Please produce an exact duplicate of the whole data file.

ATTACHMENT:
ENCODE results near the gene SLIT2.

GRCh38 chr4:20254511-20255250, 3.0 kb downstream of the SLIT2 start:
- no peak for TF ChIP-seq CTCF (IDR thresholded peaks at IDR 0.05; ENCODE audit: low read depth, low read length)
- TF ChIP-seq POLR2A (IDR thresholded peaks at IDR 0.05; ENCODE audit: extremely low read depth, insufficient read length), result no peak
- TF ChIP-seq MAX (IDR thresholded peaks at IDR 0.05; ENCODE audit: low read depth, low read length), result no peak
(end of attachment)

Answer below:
ENCODE results near the gene SLIT2.

GRCh38 chr4:20254511-20255250, 3.0 kb downstream of the SLIT2 start:
- no peak for TF ChIP-seq CTCF (IDR thresholded peaks at IDR 0.05; ENCODE audit: low read depth, low read length)
- TF ChIP-seq POLR2A (IDR thresholded peaks at IDR 0.05; ENCODE audit: extremely low read depth, insufficient read length), result no peak
- TF ChIP-seq MAX (IDR thresholded peaks at IDR 0.05; ENCODE audit: low read depth, low read length), result no peak